Last week I took part in a panel discussion on the use of technology in aviation to drive sustainability at Air Transport World’s Eco-Aviation Conference in Washington DC.

It was striking that at a conference wholly about the environment and aviation, NATS was the only ANSP represented, yet the topic of air traffic management (ATM) was seemingly on everyone’s lips.

The focus of much of the discussion was the perceived lack of progress in delivering improvements through ATM, the size and near term nature of those benefits, and the frustration across the airline and airport sectors with apparent political and ATM intransigence.

Ian at Air Transport World's Eco Aviation Conference

Ian at Air Transport World’s Eco Aviation Conference

In my speech I noted the significant improvements in performance cited by airlines and airports over the last few decades in reducing emissions and noise and then posed a question: why has ATM seemingly lagged behind?

In answering my own question, I noted the benefits that NATS has been able to deliver in the UK – a 1.8% enabled fuel burn improvement since 2008, with a target of 4% by the end of 2014 and 10% by 2020. These improvements are estimated to deliver annual airline fuel savings of £200m and £500m respectively.

I then went on to ask another question: so how has NATS delivered where others are perceived as failing to do so?

I noted that the central tenet of NATS delivery of environmental benefits was two-fold. Firstly, NATS has a corporate philosophy of customer focus and environmental improvement; when our airline customers prosper (through fuel and emissions reduction and cost reduction) then we prosper too.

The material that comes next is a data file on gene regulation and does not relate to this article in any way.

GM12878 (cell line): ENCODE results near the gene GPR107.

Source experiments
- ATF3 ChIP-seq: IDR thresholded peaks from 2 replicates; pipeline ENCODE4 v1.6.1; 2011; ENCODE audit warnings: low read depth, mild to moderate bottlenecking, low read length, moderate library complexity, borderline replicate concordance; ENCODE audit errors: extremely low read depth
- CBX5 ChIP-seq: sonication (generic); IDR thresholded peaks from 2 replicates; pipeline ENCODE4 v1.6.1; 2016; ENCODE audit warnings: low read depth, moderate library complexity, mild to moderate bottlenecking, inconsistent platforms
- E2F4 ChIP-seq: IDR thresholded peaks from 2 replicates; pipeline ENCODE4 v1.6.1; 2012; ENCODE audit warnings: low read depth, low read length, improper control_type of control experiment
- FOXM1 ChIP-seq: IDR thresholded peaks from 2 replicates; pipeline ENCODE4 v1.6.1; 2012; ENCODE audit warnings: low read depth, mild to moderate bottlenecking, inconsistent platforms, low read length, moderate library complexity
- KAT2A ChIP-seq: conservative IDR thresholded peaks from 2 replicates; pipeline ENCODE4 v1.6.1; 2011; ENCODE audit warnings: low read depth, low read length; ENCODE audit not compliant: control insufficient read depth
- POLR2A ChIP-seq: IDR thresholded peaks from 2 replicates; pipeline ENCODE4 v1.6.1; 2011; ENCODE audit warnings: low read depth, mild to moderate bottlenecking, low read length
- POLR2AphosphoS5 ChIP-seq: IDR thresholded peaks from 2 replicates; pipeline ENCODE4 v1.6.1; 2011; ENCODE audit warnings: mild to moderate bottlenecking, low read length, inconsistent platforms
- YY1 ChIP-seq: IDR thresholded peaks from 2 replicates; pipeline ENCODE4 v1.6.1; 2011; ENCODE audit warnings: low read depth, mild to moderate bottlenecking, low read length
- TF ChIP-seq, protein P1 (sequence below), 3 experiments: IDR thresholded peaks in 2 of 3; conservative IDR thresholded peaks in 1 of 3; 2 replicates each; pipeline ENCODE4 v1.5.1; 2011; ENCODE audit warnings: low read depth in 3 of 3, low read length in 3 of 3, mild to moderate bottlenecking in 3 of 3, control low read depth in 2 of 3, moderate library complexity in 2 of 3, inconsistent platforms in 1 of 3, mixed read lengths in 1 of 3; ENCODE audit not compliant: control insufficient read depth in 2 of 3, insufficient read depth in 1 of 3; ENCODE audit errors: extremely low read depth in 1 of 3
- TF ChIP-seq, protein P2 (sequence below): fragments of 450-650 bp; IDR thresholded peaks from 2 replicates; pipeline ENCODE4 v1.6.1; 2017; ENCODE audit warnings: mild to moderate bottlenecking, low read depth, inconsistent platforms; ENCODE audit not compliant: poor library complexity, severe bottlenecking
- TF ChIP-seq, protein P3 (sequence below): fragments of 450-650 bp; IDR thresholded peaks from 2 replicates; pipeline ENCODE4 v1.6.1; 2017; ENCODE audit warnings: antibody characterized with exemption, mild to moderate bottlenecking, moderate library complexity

Secondly, when trying to deliver an ATM change to reduce fuel burn and cut emissions, there is a fundamental need to set out the benefits in a clear and detailed business case. That is why we were the first and only ANSP in the world to set clear emissions targets on our ATM operations and why we drove to become the first and only ANSP with financially incentivised targets on environmental performance.

It has been through these two mechanisms and by having a detailed, peer reviewed methodology for measuring performance that we are able to construct cohesive business cases for ATM change.

We’re now working with partner ANSPs to build their business cases for change – the technologies we need to improve fuel burn and emissions are in place, but the case for change must accompany them to realise the benefits.


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A 1.8% reduction in fuel burn is immaterial in anyone’s judgement so why so self congratulatory. Meanwhile noise pollution continues apace to the detriment of long suffering communities.



Steve G

I completely agree with Earag. These attempts at fuel and emission reduction only result in more noise on the ground. When will the people who implement these ideas learn that nothing comes for free, if you gain one part then you WILL lose in another. Fuel costs could be taken up by fare increases . . . .but oh no that wouldn’t go down well with the travellers and the investors would it. Never mind the poor people under the hail of sound waves on the ground below.


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